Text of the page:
Actually, this title’s a sprat to catch a mackerel: my reading progress appears to have been minimal this month, as you may have noticed from my February posts. I’ve read a couple of kids’ books (one of which was a reread and actually completed in January), a non-fiction history (granted, it’s over 500 pages of smallish print) and a modern take on the Alice books; and I’ve started a couple of classics. That’s still barely one a week.
True, I’ve been involved in other matters, mostly musical — choral singing (a scratch Mozart Requiem as well as a scratch Mahler Resurrection Symphony for example) and piano accompanying — but that shouldn’t really have impinged much on reading time, though it did reduce the time I might’ve dedicated to composing posts.
But, really, what I should be considering is less progress than process.
Dido Twite has been doing a lot of travelling, first on a British naval ship from Nantucket to Tenby, and then by riverboat and railway to Bath Regis. Why Joan Aiken chose to bring her young heroine here is complex — I’ve discussed some of the background elsewhere — but as this is the most involved part of the story in The Stolen Lake where geography is concerned it’s only right that I outline, in greater detail and in a separate post, how matters stand.
Yet more now on Joan Aiken’s The Stolen Lake, to the possible delight of fans of the Wolves Chronicles and the certain dismay of everyone else.
We left Dido Twite at the port of Tenby, at the mouth of the River Severn in Roman America. (New readers will no doubt be confused so it’s best they consult the previous post to discover what exactly is going on. Otherwise this post will make little or no sense.) Tenby being the only entry to New Cumbria, it will require a journey of some 200 miles to get to the country’s capital, Bath Regis. But trying to relate Roman America to its model, Latin America, will prove rather difficult — distances simply refuse to tally up — and therefore all linear measurements will need to be taken with a exceptionally liberal pinch of salt.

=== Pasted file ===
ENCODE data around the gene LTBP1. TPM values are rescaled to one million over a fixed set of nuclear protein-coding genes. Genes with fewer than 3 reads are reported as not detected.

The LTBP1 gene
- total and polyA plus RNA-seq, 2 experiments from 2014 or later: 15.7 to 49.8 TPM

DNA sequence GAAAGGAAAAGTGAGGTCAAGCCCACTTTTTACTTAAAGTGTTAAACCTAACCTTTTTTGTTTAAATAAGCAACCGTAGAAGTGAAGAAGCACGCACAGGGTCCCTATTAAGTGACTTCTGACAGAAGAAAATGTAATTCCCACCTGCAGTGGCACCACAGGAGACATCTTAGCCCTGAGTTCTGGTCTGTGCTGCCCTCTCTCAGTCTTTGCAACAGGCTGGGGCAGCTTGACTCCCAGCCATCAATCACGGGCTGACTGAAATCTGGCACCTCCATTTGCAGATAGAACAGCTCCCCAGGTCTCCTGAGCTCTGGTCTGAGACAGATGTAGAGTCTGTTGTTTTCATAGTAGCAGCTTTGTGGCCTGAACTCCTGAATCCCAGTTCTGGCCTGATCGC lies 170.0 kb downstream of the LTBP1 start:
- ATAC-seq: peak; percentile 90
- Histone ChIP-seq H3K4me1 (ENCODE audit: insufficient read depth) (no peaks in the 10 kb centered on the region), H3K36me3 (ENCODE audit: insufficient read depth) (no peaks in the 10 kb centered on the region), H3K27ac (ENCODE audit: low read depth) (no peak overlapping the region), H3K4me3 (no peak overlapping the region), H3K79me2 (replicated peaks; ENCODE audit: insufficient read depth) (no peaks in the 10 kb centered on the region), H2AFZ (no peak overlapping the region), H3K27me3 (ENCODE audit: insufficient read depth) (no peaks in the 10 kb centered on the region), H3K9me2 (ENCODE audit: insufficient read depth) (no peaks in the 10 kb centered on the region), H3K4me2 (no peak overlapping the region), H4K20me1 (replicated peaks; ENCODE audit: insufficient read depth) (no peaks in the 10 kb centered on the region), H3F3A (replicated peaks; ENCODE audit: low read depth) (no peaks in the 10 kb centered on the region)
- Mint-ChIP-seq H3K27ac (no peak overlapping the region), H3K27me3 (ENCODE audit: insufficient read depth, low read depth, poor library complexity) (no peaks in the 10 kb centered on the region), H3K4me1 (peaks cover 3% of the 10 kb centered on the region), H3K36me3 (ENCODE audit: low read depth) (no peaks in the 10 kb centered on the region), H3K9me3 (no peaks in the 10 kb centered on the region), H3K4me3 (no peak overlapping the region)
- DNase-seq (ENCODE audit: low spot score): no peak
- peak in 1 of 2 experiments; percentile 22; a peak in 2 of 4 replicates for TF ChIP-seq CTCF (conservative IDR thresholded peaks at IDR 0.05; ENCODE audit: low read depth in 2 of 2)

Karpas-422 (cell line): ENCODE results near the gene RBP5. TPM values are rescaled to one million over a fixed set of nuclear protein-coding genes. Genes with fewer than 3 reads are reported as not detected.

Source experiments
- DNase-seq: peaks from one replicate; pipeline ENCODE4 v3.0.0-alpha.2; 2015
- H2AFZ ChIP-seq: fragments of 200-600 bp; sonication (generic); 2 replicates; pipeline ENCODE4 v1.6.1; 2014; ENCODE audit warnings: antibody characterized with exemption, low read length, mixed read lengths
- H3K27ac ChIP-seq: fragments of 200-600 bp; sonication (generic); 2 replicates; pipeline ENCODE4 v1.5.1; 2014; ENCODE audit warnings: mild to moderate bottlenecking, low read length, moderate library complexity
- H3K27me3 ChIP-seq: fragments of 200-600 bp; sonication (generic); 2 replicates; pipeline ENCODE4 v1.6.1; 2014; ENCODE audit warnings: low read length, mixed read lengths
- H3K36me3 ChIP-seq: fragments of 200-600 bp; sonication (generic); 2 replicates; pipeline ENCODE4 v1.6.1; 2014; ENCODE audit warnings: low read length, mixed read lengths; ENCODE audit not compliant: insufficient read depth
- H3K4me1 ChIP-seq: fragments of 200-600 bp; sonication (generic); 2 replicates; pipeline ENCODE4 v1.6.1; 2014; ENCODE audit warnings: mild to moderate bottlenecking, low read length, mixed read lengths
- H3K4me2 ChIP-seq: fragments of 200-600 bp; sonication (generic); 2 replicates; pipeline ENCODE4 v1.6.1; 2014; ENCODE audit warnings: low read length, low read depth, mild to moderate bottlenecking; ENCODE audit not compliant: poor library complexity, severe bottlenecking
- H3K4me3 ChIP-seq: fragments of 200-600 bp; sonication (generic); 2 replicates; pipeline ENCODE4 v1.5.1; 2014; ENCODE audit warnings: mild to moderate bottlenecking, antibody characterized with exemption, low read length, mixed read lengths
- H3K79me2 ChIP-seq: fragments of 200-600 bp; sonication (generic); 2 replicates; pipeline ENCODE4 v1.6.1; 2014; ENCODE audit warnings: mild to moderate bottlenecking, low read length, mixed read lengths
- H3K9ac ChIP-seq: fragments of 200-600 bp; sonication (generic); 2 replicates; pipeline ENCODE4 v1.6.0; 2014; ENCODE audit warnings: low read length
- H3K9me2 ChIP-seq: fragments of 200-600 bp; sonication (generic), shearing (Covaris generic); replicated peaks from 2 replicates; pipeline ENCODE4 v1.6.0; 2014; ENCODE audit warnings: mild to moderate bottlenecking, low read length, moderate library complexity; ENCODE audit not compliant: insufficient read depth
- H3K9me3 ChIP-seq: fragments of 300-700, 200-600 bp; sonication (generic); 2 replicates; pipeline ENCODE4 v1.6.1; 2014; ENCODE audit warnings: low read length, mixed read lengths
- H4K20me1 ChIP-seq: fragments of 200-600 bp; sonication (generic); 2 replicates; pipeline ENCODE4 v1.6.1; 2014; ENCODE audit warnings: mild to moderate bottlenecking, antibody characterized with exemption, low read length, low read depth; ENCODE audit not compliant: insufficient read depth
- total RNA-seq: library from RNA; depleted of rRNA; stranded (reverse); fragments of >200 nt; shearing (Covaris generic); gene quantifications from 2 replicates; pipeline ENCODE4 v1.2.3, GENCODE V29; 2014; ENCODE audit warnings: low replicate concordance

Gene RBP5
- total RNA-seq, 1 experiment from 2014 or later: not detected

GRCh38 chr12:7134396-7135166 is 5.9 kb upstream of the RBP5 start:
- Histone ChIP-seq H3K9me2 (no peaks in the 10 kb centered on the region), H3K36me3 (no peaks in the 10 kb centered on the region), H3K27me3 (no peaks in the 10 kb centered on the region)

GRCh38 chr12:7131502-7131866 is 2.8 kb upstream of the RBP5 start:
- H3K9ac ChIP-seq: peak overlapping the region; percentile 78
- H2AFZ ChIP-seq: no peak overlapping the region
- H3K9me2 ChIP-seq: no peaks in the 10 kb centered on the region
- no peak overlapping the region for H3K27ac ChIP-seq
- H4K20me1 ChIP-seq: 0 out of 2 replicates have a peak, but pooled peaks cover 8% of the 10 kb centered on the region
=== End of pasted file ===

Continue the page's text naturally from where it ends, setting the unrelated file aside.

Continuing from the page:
Harken, friends of Halflings, I have a question! But before I ask it, let me lay bare the background.
Here in the Black Mountains of Wales, in the Vale of the Usk, there is a popular local tradition that J R R Tolkien was inspired by the local scenery and placenames to borrow several locations, thinly disguised, for his vision of the Shire in Middle Earth. Among the several places I’ve either seen or heard touted are Buckland near Brecon, Llangattock Mountain north of the South Wales Valleys, Sugar Loaf Mountain by Abergavenny, and Crickhowell, all in this southeastern corner of Wales.
For example, as part of the annual Crickhowell Walking Festival (“Now in its 10th year!”) is a walk which is described thus: A Walk Through Tolkien’s Shire.
Crickhowell is thought to be the inspiration for “Crickhollow” village in J.R.R. Tolkien’s book “The Hobbit”.
Of course you will immediately note several objections to this statement. The phrase “is thought” is a wonderful catch-all: no reference, no evidence, and no doubt easy to conclude that it is the actual inspiration. Secondly, Crickhollow is not mentioned in The Hobbit, though it does appear in The Lord of the Rings. Thirdly, it is not a village. In Chapter V of The Fellowship of the Ring, ‘A Conspiracy Unmasked’ we’re told that Crickhollow is “Frodo’s new house”:
It was an old-fashioned countrified house, as much like a hobbit-hole as possible: it was long and low, with no upper storey; and it had a roof of turf, round windows, and a large door.
Let’s put these objections aside for the moment as probable misrememberings. Here is my actual question, and I’m genuinely interested in the answer: Did Tolkien actually visit this part of Wales? And where might I find the evidence? (Yes, I know technically that’s two questions, but they are inter-related!) Only then can we evaluate whether south Powys has a genuine claim to be a model for the Shire.